Monday, February 23, 2009

pots.

Here are a bunch of shots of pots that I thought turned out well. There was just over 200 pieces and I really haven't had a chance to look closely at all of them. I took shots of these and didn't even get a chance to get over to the stacks of bowls and bakers, so maybe I'll post some of those later. Sorry for the mediocre photo quality, my point and shoot doesn't do so well in the barn.







Dessert plates, I took some inspiration from some kyle carpenter pots. Maybe I'll give him a cut of the net profit off these pots, watch out kc, you might have a $1.50 coming your way.


Dinner plates.


Fingerwipe mugs.


I tried to take some photos of some of the ash glazed pots but they are so dark and glossy they didn't come out. This batch of ash glaze has altered a bit over it's few months in the bucket. It's gone from a dark celadon to what now is almost a blue-black toned green.


This sat right behind an opening in the bagwall, blasted!








This is what an oxidized pot looks like, though this isn't too bad.


Here is the slip-cracking I was writing about in the previous post. I hope the photo isn't too hard to see. It's only the slip cracking, not the pot-almost as if it were crazing a bit. I noticed that it only seems to happen on pieces that are reduced more and near the bagwall. The reduction might just be a coincidence from being nearest the firebox. My theory is that since I can see white in the cracks(no salt/ash) that it must be happening in the cooling? Maybe the slip is too thick/bad fit? But why only near the firebox? Flame impingement from too early in the firing? I had about 25 pots do this, hmmmmm......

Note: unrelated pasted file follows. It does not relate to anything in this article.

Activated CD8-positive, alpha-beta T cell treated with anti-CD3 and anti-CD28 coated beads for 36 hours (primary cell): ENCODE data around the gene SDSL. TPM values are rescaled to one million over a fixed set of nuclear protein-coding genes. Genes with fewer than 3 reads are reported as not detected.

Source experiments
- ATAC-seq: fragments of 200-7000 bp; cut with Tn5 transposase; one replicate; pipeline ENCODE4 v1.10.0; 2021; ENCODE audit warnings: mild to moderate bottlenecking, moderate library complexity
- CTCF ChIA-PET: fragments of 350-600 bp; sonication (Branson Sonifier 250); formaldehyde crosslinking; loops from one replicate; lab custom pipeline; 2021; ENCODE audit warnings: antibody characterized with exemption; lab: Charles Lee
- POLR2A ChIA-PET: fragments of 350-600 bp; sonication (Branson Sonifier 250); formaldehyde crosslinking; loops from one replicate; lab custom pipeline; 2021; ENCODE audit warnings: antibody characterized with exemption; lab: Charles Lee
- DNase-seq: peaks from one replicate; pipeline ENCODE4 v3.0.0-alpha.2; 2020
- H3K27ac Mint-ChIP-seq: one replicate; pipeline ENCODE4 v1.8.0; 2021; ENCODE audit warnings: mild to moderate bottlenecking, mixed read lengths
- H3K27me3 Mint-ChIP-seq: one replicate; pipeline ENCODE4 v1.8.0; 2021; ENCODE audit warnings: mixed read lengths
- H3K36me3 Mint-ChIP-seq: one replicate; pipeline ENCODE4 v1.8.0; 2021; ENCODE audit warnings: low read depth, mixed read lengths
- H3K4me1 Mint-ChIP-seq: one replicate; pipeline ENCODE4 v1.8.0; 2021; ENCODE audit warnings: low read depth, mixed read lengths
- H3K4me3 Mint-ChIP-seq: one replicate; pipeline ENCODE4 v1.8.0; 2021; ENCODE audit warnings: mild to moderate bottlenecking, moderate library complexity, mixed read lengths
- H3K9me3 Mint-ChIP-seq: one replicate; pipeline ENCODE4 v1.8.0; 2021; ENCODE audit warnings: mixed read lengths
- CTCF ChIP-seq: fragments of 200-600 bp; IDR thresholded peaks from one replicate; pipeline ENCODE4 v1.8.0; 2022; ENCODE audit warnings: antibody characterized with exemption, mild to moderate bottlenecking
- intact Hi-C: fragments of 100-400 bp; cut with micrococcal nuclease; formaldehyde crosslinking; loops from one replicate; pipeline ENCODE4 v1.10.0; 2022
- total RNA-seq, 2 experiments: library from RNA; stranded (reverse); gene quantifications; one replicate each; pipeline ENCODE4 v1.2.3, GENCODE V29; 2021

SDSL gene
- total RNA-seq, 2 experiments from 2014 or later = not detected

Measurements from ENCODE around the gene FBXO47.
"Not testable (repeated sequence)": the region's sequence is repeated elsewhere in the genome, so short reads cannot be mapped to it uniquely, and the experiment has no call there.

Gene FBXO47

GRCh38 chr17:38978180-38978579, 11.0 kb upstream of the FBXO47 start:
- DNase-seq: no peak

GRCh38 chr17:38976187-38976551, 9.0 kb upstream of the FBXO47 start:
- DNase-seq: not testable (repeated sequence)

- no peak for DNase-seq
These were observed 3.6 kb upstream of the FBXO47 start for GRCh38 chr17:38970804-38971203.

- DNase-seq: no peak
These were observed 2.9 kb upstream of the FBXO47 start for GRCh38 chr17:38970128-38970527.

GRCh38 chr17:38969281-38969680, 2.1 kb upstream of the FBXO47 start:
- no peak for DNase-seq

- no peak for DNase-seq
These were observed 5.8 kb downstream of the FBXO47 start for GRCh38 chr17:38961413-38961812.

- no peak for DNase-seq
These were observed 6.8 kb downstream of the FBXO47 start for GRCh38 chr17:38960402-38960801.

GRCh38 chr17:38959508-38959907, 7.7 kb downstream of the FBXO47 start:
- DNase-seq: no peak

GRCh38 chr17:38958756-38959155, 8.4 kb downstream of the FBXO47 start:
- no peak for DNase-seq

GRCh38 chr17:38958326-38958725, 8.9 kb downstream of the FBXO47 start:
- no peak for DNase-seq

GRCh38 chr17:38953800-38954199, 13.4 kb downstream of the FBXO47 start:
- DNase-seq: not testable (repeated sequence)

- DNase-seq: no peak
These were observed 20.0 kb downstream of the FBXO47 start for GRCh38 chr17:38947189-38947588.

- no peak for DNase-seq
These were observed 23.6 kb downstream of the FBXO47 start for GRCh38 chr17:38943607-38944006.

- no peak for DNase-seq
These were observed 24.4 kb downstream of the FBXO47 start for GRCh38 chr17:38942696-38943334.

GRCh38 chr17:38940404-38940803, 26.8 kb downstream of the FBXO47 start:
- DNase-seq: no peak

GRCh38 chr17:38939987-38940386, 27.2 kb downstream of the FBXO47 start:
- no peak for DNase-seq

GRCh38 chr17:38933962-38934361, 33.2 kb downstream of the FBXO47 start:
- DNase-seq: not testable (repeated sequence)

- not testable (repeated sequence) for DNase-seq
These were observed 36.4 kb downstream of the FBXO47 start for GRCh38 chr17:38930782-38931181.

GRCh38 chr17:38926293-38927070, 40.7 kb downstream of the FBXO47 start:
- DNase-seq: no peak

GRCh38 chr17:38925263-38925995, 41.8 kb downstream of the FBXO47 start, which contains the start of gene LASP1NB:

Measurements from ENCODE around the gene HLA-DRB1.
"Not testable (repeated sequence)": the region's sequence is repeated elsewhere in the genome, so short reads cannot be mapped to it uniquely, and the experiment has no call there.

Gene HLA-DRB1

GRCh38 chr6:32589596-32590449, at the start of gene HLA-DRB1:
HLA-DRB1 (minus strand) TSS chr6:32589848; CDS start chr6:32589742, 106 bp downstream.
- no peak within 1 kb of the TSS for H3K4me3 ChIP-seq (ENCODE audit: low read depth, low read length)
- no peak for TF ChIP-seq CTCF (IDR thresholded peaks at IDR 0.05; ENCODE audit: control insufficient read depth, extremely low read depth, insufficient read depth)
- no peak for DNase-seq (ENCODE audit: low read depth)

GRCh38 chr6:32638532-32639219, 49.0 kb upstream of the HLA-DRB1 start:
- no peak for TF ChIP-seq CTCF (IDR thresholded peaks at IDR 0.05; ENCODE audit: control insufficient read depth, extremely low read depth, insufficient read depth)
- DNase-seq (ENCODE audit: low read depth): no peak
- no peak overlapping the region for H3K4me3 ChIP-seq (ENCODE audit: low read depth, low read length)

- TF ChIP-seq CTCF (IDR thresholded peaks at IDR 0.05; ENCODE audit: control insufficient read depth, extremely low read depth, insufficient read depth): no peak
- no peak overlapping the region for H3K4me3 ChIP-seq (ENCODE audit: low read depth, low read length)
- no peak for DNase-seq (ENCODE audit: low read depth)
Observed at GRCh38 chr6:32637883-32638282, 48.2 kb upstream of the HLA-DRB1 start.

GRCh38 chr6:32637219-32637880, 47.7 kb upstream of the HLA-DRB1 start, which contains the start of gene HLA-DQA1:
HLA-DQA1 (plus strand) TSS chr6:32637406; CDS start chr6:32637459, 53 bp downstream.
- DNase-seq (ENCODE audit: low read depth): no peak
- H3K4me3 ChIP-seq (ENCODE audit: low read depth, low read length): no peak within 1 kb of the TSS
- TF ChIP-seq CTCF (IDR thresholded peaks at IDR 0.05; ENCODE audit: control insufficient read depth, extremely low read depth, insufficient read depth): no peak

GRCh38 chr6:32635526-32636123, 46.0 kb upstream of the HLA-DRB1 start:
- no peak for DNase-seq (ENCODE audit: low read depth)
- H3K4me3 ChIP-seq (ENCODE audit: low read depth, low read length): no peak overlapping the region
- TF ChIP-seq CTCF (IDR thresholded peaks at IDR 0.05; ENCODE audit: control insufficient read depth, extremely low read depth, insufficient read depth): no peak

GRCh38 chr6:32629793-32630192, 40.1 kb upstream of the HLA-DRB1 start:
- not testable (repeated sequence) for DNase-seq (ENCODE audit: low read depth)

Hope you enjoy the photos. Cheers!

9 comments:

Joy Tanner said...

I used to get that same exact slip cracking in a salt/soda I used to fire. It happened especially when the slip was extra thick, and like you, closer to the bagwall and in more reduced areas. It was a helmar based slip. Now using those same slips I don't get it in the soda kiln. Are you using salt? I wonder if it has something to do with that, which doesn't really solve the problem, but I'm just guessing here. It was always a mystery to me too. I've still seen Linda get it in her salt/soda kiln, too. I hate it when that happens, but I do think it's just the slip and still usable/functional because it doesn't go all the way through the pot. It also always only happened on stoneware pieces. I always cool very slowly but back then in that salt/soda kiln it was a leaky kiln, so it could have had cool spots sucking in around the burner ports that caused this to happen since they were right near the bagwall...hmmm...

Anonymous said...

Brandon,

These are very beatiful pots. congrats! and thanks for sharing,
marcella

ang said...

stunning dinner plates, what a load you get in the new kiln, interesting about the ash glaze changing colour eh...nice work..

jbf said...

Good firing! Especially for the first one.

tsbroome said...

Beautiful as always! I'll try and post a photo of a mug I got out of the gas kiln last week, used yours as inspiration, so I guess I owe you $1.50 as well. You can send it on to Kyle!

Joe and Christy said...

Congrats on the first firing. Those certainly are strange cracks. Do they flake off if you pick at them. I assume that the slip doesn't show any signs of cracking before the firing. If they are cooling cracks could more silica in the slip help? Good thing its just some of the pots.
good luck
Joe

brandon phillips said...

thanks for the suggestions about the slip, i have some theories to try out and i'll share what i come up with.

tracey- post that pot. i'd love to see it.

Judy Shreve said...

sweet firing! those yellows are luscious!

Red Hot Pottery said...

wow!!! beautiful!! Especially LOVE those dinner plates!